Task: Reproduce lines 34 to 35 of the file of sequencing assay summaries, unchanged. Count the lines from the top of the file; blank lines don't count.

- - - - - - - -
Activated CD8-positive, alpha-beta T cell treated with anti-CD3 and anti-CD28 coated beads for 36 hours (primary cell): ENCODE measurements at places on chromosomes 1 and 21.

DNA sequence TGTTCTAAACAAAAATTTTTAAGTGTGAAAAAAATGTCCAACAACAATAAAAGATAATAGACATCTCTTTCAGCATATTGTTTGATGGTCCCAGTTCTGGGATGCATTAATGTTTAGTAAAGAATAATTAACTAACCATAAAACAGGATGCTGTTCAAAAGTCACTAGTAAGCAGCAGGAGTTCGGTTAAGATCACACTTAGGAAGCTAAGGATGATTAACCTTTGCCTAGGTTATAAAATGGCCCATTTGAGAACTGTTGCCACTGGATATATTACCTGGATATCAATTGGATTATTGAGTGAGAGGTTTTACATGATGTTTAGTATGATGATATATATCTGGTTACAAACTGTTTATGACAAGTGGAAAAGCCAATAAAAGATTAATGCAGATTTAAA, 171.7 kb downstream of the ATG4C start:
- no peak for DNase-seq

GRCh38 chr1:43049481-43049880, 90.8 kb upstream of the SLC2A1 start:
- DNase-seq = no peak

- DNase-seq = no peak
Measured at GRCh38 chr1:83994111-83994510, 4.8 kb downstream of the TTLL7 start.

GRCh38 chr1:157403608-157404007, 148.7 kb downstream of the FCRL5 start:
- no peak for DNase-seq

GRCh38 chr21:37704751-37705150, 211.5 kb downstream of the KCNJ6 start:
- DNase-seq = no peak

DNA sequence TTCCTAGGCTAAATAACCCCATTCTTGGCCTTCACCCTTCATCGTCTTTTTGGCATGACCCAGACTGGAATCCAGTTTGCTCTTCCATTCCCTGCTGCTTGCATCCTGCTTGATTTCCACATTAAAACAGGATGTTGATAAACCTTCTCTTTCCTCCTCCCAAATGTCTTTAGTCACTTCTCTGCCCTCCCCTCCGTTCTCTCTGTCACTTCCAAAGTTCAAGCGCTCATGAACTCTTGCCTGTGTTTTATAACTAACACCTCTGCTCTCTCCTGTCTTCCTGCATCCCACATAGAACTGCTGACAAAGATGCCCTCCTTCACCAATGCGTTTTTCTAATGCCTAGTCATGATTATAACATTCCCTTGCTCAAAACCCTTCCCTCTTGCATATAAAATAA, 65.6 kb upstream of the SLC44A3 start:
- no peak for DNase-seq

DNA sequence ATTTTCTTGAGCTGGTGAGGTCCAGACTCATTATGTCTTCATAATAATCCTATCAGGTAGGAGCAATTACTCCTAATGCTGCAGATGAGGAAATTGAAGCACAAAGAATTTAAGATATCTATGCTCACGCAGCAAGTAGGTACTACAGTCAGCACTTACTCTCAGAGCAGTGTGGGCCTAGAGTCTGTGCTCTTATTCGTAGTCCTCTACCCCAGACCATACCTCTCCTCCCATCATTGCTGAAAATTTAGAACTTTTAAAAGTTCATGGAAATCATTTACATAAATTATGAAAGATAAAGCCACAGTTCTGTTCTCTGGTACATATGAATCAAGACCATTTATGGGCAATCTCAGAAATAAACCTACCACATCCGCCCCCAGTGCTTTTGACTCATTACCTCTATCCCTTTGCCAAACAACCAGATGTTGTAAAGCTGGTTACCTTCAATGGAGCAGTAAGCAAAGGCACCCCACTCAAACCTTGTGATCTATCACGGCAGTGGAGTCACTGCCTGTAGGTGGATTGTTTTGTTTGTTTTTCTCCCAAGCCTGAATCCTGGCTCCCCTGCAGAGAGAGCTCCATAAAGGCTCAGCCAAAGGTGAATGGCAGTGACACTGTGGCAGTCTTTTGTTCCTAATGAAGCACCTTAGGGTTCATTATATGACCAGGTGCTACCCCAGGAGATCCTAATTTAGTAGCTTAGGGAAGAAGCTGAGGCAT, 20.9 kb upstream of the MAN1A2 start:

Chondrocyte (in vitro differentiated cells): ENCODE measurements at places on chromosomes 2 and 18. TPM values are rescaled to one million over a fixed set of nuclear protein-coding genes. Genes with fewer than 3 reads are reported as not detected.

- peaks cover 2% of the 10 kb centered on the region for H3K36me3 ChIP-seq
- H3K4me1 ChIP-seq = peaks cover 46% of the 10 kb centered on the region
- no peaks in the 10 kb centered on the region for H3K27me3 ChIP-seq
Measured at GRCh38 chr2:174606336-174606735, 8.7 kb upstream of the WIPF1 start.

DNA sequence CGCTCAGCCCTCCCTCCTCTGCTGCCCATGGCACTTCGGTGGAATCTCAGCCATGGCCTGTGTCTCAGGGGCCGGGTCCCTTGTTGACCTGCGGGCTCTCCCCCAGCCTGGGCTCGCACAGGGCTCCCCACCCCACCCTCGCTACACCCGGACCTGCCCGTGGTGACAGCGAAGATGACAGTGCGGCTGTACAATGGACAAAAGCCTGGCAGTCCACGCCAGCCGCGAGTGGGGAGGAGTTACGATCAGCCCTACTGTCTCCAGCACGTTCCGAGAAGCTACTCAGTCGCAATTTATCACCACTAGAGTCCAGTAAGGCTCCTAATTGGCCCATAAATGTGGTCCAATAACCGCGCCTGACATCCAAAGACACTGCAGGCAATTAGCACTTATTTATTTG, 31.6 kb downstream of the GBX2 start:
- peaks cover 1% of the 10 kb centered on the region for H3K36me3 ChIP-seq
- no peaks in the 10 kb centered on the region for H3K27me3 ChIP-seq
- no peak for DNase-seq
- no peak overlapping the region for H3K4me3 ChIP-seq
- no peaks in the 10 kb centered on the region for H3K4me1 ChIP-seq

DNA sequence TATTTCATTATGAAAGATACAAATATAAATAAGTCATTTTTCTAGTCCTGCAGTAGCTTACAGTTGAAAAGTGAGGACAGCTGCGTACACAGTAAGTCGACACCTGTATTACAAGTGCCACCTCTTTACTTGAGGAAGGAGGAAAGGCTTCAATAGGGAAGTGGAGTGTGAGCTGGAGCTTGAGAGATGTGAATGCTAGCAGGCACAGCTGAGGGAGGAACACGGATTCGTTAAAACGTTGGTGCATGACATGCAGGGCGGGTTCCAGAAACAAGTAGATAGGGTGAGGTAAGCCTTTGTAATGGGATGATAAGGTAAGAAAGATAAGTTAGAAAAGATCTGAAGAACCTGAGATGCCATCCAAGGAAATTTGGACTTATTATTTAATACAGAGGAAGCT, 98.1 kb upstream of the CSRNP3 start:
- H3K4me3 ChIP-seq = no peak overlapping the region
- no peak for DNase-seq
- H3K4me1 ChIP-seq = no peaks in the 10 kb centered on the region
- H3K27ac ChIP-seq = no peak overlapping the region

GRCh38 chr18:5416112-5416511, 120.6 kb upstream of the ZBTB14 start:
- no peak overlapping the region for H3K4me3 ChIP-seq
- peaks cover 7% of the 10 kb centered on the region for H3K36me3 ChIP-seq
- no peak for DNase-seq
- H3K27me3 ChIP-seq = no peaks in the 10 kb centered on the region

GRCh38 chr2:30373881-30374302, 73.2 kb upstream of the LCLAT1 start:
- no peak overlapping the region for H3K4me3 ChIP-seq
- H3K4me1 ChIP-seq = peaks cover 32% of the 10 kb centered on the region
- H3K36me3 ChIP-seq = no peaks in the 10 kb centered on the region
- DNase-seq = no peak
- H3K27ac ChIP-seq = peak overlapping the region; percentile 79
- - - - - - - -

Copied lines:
- no peak for DNase-seq
- H3K27me3 ChIP-seq = no peaks in the 10 kb centered on the region